Dr. Gratz Presents “Use-it or Lose-it”

Dr. Paul Gratz, Assistant Professor of Electrical and Computer Engineering and member of Computer Engineering and Systems Group presented, “Use-it or Lose-it: Wear Out and Lifetime in Future Chip-Multiprocessor Interconnect”, last Tuesday for the AMSC Seminar series. In his talk, Dr. Gratz drew attention to a prevailing problem among multi-core Chip Multi-Processors (CMPs). Premature wearout in these CMPs is causing faults that can yield catastrophic results. Seeking to remedy this issue, Dr. Gratz explores solutions to decelerate the wear of these chips.

As processor vendors continue to pack higher volumes of transistors into chips, the number of interconnected cores in CMPs has grown into the hundreds. With such a large number of processor cores, core wearout becomes less critical as each core contributes less to the overall throughput of the chip. However, failure of the interconnect between cores can be critical with the potential to render the chip useless. These faults are physical by nature, often resulting from processes like Hot Carrier Injection (HCI) and Negative Bias Temperature Instability (NBTI).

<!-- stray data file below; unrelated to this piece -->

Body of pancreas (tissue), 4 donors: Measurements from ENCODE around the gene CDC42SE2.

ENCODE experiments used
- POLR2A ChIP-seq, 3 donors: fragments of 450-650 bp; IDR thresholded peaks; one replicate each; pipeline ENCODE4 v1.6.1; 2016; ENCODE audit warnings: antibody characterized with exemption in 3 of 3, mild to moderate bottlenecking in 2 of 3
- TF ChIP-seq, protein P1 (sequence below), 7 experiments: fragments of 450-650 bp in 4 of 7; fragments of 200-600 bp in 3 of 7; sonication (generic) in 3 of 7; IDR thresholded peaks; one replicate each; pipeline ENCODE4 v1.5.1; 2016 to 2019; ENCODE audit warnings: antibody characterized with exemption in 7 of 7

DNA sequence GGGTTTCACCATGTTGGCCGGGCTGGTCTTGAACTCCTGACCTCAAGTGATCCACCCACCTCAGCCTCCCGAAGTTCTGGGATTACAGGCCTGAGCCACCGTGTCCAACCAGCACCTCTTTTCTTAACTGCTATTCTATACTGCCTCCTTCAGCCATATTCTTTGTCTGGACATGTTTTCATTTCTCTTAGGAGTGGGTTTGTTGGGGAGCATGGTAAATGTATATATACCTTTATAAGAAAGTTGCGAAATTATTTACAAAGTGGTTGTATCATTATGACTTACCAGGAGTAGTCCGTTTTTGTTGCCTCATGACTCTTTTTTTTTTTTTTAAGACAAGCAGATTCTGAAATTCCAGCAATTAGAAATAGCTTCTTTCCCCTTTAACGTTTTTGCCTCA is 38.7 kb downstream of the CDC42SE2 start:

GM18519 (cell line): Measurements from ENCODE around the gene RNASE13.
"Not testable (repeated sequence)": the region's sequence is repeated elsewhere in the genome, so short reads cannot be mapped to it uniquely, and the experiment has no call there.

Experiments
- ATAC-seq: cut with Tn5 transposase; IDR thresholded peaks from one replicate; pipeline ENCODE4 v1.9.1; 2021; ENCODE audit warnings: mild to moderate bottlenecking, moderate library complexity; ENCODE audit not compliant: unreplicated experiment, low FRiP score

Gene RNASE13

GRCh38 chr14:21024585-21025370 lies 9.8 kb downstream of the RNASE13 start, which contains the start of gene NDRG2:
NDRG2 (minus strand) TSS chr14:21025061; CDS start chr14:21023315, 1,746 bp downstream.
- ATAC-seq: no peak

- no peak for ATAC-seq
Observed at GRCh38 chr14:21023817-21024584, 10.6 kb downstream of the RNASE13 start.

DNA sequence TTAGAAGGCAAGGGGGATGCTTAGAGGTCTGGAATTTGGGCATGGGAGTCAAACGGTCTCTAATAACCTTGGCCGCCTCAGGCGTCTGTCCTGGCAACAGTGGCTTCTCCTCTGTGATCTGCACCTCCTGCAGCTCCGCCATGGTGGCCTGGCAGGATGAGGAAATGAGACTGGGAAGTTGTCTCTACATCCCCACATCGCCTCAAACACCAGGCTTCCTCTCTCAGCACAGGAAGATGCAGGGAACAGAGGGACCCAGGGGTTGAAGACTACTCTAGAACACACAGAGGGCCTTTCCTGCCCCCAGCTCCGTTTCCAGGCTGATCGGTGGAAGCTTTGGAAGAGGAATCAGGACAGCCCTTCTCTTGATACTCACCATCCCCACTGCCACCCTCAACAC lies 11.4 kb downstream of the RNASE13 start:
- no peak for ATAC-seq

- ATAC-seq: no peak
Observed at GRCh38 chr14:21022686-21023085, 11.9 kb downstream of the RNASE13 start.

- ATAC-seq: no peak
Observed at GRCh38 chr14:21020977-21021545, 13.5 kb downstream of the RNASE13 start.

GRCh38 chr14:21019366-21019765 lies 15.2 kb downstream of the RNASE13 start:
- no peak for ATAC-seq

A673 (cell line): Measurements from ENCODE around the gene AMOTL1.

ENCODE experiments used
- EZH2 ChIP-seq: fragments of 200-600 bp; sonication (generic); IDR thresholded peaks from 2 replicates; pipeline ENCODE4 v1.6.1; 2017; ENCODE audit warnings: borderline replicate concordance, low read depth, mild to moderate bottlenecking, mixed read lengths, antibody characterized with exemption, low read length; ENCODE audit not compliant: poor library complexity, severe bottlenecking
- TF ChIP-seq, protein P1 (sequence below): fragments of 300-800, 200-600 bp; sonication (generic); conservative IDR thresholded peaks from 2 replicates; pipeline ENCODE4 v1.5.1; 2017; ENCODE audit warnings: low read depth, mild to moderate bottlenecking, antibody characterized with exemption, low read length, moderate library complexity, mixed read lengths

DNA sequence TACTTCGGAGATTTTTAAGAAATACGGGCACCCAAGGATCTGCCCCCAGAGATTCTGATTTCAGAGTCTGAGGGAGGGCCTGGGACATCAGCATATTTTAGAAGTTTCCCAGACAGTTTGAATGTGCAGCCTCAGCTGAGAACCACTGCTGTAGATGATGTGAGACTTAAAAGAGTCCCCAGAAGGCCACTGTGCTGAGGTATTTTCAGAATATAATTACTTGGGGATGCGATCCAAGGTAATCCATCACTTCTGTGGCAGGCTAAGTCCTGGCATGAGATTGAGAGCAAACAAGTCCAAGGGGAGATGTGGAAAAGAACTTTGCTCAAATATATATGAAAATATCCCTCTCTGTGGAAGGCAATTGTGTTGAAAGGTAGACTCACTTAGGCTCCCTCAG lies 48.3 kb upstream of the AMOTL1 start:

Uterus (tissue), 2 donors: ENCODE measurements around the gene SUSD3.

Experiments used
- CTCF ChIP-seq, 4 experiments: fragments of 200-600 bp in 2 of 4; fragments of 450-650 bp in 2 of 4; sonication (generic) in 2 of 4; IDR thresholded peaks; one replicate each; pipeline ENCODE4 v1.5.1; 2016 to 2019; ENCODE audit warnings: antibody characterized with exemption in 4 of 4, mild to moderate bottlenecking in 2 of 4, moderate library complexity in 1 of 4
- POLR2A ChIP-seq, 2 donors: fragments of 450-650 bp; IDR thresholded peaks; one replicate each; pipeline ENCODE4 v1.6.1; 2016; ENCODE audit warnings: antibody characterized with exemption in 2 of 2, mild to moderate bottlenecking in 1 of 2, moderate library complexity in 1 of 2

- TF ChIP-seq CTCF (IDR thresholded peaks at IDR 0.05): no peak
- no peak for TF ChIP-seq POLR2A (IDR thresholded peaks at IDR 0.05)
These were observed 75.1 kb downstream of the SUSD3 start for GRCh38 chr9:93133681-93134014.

To solve this problem, Dr. Gratz focuses on modeling the deterioration due to the HCI and NBTI failure processes as caused by an application workload. Dr. Gratz discovered that counter to intuition, high loads did not cause failure in these devices. Rather, low loads were leading to accelerated wearout and failure.

This discovery allowed Dr. Gratz to come up with a decelerating scheme that would essentially give the interconnect routers a, “work-out,” to improve their lifetime. The suggested process increased the overall life expectancy of the CMP by 14-65X its original projection.

Dr. Gratz researches energy efficient and reliable design in the context of high performance computer architecture, processor memory systems, and on-chip interconnection networks. He has received both B.S. and M.S degrees in Electrical Engineering from The University of Florida. He worked at Intel as a design engineer for 5 years, and has since received his Ph.D. in Electrical and Computer Engineering from the University of Texas at Austin. Dr. Gratz has received several awards including, “Best Papers from IEEE Computer Architecture Letters in 2011,” for his paper, “B-Fetch: Branch Prediction Directed Prefetching for In-Order Processors,” in which he was one of four winners. Dr. Gratz also co-authored, “An Evaluation of the TRIPS Computer System,” which received the best paper award at ASPLOS ’09.